These are largely studies of individual animals and birds. They do not attempt to give the habits of a class or species, for the animals of the same class are alike only in a general way; they differ in interest and intelligence quite as widely as men and women of the same class, if you but watch them closely enough. The names here given are those of the Milicete Indians, as nearly as I can remember them; and the incidents have all passed under my own-eyes and were recorded in the woods, from my tent or canoe, just as I saw them.
d lesson before another danger should find them swept over her in a flood. She sprang aside with a great bound, and the hoarse K-a-a-a-h! k-a-a-a-h! crashed through the woods again. Her tail was straight up, the white flag showing like a beacon light as she jumped away. Behind her the fawns stood startled a moment, trembling with a new wonder. Then their flags went up too, and they wabbled away on slender legs through the tangles and over the rough places of the wood, bravely following their leader. And I, watching from my hiding, with a vague regret that they could never again be mine, not even for a moment, saw only the crinkling lines of underbrush and here and there the flash of a little white flag. So they went up the hill and out of sight.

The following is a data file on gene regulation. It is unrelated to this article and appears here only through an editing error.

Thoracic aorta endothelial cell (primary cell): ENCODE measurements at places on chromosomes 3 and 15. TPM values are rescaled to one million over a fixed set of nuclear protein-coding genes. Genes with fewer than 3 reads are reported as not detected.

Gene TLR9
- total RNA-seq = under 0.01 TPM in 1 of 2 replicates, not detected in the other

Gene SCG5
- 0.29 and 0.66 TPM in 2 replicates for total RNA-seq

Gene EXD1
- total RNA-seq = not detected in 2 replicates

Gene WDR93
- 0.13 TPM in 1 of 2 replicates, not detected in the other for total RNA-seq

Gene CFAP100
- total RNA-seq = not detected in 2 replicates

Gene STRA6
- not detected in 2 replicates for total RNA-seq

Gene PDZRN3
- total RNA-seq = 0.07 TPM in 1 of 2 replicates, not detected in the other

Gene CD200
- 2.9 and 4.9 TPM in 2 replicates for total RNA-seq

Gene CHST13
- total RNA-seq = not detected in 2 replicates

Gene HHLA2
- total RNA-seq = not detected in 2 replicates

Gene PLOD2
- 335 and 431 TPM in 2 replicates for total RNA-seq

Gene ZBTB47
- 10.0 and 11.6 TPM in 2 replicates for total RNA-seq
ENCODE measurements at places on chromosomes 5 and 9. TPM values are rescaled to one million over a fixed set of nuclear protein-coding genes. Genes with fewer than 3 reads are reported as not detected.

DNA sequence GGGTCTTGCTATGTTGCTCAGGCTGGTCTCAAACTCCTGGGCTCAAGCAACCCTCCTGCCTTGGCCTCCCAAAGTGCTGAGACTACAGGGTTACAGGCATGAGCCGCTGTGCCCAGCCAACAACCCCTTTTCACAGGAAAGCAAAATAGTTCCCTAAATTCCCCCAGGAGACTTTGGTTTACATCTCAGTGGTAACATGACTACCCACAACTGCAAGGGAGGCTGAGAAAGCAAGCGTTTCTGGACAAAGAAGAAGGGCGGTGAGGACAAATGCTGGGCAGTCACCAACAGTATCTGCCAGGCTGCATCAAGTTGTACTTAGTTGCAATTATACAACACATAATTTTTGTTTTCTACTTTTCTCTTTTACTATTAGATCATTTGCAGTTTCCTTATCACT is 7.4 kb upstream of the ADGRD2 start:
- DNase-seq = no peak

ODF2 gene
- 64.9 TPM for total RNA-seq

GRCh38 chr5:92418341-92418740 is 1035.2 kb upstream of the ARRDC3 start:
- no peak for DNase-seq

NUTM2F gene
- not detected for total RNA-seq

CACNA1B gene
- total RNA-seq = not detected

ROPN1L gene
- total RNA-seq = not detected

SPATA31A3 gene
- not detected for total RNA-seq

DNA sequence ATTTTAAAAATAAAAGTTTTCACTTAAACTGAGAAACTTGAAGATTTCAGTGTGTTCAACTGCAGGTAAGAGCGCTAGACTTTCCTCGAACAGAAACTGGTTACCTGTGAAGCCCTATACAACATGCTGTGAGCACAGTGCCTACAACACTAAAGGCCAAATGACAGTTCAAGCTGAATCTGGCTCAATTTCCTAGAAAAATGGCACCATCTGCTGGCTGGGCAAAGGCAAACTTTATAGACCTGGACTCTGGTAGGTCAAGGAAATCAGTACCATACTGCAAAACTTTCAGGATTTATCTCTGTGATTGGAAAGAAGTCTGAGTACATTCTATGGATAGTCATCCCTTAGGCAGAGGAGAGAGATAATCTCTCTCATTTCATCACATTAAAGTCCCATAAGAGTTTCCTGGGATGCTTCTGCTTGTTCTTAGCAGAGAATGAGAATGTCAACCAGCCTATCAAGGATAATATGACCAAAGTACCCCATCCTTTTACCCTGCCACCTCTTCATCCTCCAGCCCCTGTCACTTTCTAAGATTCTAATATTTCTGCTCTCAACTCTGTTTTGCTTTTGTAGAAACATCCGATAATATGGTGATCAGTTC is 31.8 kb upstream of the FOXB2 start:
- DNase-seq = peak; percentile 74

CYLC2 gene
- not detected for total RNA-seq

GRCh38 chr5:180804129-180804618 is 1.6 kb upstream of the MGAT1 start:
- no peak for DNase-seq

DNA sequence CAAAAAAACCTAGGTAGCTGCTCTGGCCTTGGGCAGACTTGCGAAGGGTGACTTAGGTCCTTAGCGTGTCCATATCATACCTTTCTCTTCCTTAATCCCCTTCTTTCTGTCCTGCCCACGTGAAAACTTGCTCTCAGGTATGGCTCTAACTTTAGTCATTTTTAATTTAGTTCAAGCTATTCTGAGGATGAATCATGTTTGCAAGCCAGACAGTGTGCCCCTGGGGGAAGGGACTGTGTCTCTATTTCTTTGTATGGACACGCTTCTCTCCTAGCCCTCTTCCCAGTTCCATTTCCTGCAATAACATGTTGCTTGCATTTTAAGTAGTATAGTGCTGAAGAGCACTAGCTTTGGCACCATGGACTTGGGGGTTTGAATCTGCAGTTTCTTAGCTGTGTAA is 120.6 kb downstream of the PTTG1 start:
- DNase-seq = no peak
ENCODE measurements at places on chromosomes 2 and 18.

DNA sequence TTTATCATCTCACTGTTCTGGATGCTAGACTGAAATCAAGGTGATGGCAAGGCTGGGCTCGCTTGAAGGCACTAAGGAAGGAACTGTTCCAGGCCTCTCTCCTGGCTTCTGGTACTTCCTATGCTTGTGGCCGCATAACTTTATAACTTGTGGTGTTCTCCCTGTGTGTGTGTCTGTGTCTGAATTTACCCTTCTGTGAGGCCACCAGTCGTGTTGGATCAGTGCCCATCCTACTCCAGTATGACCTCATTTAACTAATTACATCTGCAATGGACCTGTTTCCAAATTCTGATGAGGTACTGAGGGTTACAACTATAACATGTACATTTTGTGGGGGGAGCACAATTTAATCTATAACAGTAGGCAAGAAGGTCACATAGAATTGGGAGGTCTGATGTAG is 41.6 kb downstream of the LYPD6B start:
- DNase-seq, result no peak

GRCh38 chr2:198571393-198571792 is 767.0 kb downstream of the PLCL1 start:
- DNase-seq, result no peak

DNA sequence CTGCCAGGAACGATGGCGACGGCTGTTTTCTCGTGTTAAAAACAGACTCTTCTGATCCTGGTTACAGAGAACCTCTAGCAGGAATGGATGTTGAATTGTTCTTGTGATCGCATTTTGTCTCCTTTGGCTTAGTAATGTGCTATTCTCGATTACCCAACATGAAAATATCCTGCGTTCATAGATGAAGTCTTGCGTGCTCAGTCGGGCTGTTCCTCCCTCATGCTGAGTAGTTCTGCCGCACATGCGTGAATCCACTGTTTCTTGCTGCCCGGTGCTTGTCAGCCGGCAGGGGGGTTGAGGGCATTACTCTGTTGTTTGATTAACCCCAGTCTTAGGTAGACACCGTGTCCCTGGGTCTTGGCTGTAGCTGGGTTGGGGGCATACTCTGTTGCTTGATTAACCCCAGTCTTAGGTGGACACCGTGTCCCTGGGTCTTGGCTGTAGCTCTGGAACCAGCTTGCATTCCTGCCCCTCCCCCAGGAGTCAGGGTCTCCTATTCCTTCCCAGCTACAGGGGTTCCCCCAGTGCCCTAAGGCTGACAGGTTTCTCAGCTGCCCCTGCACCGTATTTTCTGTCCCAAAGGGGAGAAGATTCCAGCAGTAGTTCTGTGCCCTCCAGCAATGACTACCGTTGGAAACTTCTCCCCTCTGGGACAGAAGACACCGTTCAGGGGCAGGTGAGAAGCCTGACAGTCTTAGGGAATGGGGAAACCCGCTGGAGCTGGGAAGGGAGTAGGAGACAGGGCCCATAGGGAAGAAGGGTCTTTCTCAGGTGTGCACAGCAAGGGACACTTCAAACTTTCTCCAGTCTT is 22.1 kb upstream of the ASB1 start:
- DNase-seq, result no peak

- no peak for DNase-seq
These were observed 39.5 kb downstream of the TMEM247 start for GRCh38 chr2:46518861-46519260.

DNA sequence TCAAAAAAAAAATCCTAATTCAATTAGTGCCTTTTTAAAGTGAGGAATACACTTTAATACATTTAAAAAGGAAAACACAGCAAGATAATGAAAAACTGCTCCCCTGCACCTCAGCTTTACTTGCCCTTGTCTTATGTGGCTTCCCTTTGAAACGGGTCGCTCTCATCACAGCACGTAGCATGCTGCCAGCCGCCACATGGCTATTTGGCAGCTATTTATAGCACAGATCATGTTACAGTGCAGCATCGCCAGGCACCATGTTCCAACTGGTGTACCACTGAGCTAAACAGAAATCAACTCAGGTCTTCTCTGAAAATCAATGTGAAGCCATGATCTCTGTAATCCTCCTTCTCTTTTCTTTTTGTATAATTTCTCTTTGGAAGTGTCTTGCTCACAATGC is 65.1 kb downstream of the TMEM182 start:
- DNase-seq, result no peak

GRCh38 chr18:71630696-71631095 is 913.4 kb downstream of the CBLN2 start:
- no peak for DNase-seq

First, lie still; and second, follow the white flag. When I saw them again it needed no danger cry of the mother to remind them of these two things that every fawn must know who would live to grow up in the big woods.